tation of Meath by the late Charles Stewart Parnell [q.v.], who thereby entered the House of Commons for the first time.
[Life and Letters of John Martin, by P. A. Sillard, Dublin, 1893; Sir C. G. Duffy's Young Ireland, pt. i. (1884), p. 179, pt. ii. (1887) passim; Sullivan's New Ireland, 1878; Mitchel's Jail Journal, 1868; Sullivan s Speeches from the Dock, 1887, pp. 96-109, 324-60; Webb's Compendium of Irish Biography, 1878, pp. 332-3; Freeman's Journal, 15, 16. 17 Aug. 1848, 21 and 22 Feb. 1868, 30 March and 2 April 1875; Times, 30 March and 2 and 3 April 1876; Nowry Reporter, 30 March and 1 and 3 April 1875; Nation, 3 April 1875 (with portrait); Drogheda Argus. 3 April 1875; Annual Register, 1875, ii. 137; Hodges's Report of the Proceedings under the Felony Act, 11 Vict. cap. 12, at the Commission Court, Green Street, Dublin, August and October 1848 (1848); Catalogue of Graduates of Dublin Univ. 1869, p. 374; Dod's Parl. Companion, 1874, p. 266; Debrett's House of Commons. 1875, p. 163; Official Return of Lists of Members of Parliament, pt. ii. pp. 493, 515.]
MARTIN, JONATHAN (1715–1737), organist, born in 1715, was chorister of the Chapel Royal under Dr. Croft. He studied the organ under Roseingrave, and played in his place frequently at St. George's, Hanover Square, and also acted as deputy for Weldon at the Chapel Royal (Hawkins; Grove). On 21 June 1736 Martin was admitted organist to the Chapel Royal in the place of Weldon, whose post of composer fell to William Boyce [q. v.] Martin was also organist to the Earl of Oxford (Daily Journal). Shortly before his death he gave a concert at the Stationers' Hall, where was present 'nearly every person in London that pretended to any skill in music, and where, though he had scarcely strength to sit upright, he played two voluntaries on the organ, showing fine invention and masterly hand' (Hawkins). Martin died of consumption on 4 April 1737, and was buried in the west cloister of Westminster Abbey. An inscription for his tomb was written by Vincent Bourne, and is included in his volume of 'Miscellaneous Poems,' 1772, p. 335. The only known composition by Martin is the song in 'Tamerlane,' 'To thee, O gentle sleep.'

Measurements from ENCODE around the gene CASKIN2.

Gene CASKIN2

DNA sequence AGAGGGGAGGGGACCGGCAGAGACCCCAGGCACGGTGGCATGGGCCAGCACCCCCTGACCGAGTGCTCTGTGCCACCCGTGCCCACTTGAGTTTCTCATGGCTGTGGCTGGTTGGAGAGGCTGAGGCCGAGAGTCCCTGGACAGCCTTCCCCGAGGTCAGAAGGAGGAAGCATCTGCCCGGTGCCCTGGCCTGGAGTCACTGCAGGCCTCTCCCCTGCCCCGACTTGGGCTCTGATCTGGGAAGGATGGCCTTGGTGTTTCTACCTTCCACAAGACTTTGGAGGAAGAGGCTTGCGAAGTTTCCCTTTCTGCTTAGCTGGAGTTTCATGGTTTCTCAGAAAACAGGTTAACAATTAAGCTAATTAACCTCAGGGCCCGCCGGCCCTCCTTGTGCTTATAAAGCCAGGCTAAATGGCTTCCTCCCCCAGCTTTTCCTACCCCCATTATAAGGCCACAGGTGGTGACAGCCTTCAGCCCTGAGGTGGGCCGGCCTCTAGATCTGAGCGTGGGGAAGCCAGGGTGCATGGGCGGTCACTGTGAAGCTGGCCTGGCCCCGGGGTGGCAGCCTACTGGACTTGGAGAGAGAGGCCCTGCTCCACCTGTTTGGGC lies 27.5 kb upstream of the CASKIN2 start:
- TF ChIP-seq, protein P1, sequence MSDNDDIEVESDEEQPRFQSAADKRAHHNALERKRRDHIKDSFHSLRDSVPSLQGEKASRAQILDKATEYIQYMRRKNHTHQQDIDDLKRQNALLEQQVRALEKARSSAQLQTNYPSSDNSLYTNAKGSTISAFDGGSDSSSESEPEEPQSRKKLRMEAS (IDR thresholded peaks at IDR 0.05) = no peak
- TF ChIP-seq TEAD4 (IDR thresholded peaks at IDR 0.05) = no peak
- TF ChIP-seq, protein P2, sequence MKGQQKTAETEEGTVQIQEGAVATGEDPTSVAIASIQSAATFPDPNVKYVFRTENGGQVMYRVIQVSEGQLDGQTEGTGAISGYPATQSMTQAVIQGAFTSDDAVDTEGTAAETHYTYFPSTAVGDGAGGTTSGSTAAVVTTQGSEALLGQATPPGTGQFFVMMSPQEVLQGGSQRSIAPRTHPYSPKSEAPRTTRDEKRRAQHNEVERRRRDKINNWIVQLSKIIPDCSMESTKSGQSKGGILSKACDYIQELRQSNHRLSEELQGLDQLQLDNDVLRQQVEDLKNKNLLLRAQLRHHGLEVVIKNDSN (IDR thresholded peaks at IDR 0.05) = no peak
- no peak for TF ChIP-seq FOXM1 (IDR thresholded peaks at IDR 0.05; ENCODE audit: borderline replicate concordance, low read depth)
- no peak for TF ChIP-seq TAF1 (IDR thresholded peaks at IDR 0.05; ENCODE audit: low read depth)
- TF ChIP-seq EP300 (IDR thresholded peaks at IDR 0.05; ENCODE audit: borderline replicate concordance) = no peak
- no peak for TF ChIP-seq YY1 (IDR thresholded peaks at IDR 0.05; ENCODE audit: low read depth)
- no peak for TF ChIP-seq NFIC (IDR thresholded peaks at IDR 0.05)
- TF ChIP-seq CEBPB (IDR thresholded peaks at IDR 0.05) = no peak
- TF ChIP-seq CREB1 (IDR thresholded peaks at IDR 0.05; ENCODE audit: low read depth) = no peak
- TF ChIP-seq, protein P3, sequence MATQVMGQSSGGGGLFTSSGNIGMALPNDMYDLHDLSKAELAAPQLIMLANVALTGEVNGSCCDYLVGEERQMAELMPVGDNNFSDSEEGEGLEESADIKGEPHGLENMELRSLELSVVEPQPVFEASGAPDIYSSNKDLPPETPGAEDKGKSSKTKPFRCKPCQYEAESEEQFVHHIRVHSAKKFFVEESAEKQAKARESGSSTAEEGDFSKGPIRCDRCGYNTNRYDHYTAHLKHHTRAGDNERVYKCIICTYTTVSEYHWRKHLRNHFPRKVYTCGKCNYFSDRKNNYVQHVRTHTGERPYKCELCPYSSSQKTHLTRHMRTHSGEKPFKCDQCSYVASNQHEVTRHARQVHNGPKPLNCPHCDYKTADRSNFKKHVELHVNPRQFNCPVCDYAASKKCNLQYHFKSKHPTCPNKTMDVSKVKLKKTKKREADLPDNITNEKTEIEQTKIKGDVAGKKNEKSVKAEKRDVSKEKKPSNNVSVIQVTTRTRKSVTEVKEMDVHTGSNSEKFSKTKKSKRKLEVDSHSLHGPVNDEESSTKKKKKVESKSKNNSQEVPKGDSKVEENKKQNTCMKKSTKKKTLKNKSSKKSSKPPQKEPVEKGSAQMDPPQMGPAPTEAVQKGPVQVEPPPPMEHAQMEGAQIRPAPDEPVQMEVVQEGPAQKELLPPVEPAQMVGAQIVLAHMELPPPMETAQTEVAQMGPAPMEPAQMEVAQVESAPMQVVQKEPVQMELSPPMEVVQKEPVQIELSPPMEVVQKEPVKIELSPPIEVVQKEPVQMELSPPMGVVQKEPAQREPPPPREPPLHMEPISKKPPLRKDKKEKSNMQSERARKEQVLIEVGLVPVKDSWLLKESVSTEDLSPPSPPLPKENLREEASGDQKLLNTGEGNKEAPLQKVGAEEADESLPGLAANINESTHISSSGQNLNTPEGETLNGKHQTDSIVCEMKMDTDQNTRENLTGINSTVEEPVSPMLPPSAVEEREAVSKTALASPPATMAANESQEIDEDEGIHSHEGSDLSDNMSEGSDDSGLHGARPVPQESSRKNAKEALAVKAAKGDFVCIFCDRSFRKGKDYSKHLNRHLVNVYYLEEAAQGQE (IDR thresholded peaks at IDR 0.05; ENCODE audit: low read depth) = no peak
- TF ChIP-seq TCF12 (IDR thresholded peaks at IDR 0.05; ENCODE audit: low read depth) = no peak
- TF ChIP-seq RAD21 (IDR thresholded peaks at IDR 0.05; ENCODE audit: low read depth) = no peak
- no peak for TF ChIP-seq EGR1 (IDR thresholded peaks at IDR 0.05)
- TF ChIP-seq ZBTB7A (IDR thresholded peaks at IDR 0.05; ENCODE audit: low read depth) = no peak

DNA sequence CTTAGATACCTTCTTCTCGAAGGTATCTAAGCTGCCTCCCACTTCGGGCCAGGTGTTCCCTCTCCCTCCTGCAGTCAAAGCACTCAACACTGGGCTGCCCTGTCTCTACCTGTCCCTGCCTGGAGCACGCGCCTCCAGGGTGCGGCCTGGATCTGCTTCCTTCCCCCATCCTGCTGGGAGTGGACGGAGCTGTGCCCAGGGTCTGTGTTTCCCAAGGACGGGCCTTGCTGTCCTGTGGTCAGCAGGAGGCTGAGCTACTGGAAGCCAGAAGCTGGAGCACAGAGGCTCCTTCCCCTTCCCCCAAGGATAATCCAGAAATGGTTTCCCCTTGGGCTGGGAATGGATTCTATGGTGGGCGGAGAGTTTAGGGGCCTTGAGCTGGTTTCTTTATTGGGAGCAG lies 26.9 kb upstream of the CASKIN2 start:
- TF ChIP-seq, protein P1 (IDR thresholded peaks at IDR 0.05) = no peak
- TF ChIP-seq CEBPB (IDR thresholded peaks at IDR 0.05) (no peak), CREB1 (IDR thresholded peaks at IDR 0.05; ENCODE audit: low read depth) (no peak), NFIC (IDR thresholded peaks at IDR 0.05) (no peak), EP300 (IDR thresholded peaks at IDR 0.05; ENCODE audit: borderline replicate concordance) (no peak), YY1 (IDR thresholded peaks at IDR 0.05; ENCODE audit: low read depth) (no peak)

[Rimbault's Old Cheque-book, pp. 51, 232; Hawkins's History, iii. 893; Chester's Register' of Westminster Abbey, p. 348; authorities cited.]
MARTIN, JONATHAN (1782–1838), incendiary, brother of John Martin the painter, and William Martin, 'natural philosopher,' both of whom are separately noticed, was born at Highside House, near Hexham, Northumberland, in 1782, and was an apprentice to a tanner. In 1804 he went to London and, falling into the hands of a press-gang, was obliged to serve in the navy for about six years. Here his eccentricity was first noticed; he had wonderful dreams, and, according to his own account, met with many extraordinary adventures. In 1810 he commenced working as a farm labourer, joined the Wesleyan methodist connexion, and developed a strong antipathy to the church of England. The laxity of the clergy in going to parties, balls, and plays greatly offended him, and he marked his resentment by interrupting the services in various churches, and contradicting the preachers' assertions. In 1817, while Edward Legge, bishop of Oxford, was holding a confirmation at Stockton for the Bishop of Durham, Martin threatened to shoot the bishop. He was arrested and tried, when he was reported to be insane, and was confined in lunatic asylums in West Auckland and Gateshead successively. From the latter he succeeded in escaping on 17 June 1820, and after his recapture released himself for a second time on 1 July. Again working as a tanner he employed his evenings in preaching, and according to his own narrative was the means of converting several hundred persons. Being excluded from the society of the Wesleyan methodists for his intemperate zeal, he joined the primitive methodists, but was soon forbidden the use of their chapels. In 1826 he compiled and printed his biography at Lincoln, and he sought to make a living by hawking the book about the country; a third edition of five thousand copies appeared in 1828.
On 1 Feb. 1829 Martin secreted himself in York Minster, and late that night, after setting fire to the woodwork in the choir, made his escape through a window. At seven o'clock on the morning of 2 Feb. smoke was seen issuing from the roof, and immediate efforts were made to control the fire, but it was not got under until late in the afternoon. The roof of the central aisle was entirely destroyed from the lantern tower to the east window, a space of 131 feet in length. In the interior, from the organ screen to the altar screen, all the tabernacle work, the stalls, galleries, bishop's throne, and pulpit were entirely consumed. On 6 Feb. Martin was apprehended; he was tried at York Castle, his counsel being Henry (afterwards Lord) Brougham, on 31 March 1829, when he was declared not guilty on the ground of insanity. He was confined in St. Luke's Hospital, London, where he died on 3 June 1838. He was twice married and left issue.